What’s in the fridge at Sam’s and Jim’s homes? Well, if they’re drinking their own, or each other’s beers, here’s what you’ll find.
From Sam Adams: “You open up my refrigerator and it’s the Boston Lager, which in some ways is a little frustrating because it’s still the best beer we make, and it’s not my recipe. I’ve tried to do better and have not yet been able to do that. After that, the Double Bock. I always take my samples home. I get samples of every batch so those are ones that I take home to drink.”
From Dogfish Head: “120 Minute [IPA]. It’s quite a revelation every time you open a bottle. And I have to say the Palo Santo Marron… This was obviously from a fearless brewer. To me one of the pleasures of drinking a beer is to enjoy the expression of the brewer’s intent. There’s a brewer’s intent in every bottle and the intent in that bottle was complete fearlessness.”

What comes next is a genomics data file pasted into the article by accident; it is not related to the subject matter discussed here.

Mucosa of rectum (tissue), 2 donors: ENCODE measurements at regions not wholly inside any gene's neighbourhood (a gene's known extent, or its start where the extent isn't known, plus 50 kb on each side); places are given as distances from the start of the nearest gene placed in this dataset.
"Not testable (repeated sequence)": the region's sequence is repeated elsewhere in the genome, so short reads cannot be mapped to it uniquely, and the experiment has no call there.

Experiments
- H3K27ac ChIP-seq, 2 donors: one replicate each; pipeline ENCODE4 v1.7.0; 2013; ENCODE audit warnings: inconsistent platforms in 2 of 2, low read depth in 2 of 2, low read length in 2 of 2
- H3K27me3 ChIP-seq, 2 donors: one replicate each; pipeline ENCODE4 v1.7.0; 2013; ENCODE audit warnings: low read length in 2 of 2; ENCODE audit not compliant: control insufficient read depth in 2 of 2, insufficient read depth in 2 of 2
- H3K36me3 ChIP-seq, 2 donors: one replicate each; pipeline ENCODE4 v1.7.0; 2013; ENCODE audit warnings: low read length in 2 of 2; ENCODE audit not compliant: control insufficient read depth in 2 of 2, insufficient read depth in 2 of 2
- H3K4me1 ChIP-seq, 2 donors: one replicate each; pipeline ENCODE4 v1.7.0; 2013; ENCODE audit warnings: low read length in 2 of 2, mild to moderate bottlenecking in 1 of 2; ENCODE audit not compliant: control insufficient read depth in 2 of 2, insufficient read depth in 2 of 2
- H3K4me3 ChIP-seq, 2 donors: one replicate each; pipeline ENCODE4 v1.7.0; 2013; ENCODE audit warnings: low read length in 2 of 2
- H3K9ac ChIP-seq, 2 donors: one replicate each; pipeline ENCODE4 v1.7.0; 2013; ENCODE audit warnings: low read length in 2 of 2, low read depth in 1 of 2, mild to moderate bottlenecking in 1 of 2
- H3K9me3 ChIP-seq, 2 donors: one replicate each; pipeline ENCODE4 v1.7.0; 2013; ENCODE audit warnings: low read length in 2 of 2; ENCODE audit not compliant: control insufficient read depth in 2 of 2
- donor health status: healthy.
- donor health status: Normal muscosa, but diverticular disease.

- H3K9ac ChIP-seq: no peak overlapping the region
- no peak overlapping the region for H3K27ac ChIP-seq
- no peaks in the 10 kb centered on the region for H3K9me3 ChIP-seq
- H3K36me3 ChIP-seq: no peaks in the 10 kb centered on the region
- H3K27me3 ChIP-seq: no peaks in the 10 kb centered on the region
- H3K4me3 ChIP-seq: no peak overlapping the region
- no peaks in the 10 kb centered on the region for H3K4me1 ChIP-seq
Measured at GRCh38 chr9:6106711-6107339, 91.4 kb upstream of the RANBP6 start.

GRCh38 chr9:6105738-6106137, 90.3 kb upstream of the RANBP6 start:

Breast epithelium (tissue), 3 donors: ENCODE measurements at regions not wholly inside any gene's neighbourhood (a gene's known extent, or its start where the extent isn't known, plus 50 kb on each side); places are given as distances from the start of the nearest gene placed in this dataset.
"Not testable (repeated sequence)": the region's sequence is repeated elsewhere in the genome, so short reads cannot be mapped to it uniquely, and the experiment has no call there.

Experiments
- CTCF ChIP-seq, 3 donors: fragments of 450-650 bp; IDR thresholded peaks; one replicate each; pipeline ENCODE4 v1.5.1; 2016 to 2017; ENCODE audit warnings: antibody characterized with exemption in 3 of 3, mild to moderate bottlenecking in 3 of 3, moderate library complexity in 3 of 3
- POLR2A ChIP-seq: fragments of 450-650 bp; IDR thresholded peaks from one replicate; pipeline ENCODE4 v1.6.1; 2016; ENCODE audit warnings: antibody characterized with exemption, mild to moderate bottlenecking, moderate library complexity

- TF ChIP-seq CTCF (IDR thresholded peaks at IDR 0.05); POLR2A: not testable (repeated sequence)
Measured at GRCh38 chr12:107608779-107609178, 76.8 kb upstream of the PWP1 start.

From Dogfish Head: “If I’m going to have a few beers, it’s going to be our 60 Minute IPA, which is on tap at my house until my 8-year-old son figures that out, and then it’ll no longer be on tap in my house. I’d say for an occasional beer it would probably be a tie between Palo Santo Marron and our Red & White, which is a Belgian white aged with pinot noir grapes.”
From Sam Adams: “My favorite would be Utopias, because I do feel that it has opened up a lot of people’s minds about what a beer can be. It’s uncarbonated. It’s served in a small snifter. It’s its own thing. As far as my go-to Sam Adams beer, if I’m going to have a couple and I’ve got access to the whole portfolio, it would probably be the Imperial Pilsner, which I really like because there’s no skimping on the hops in that beer.”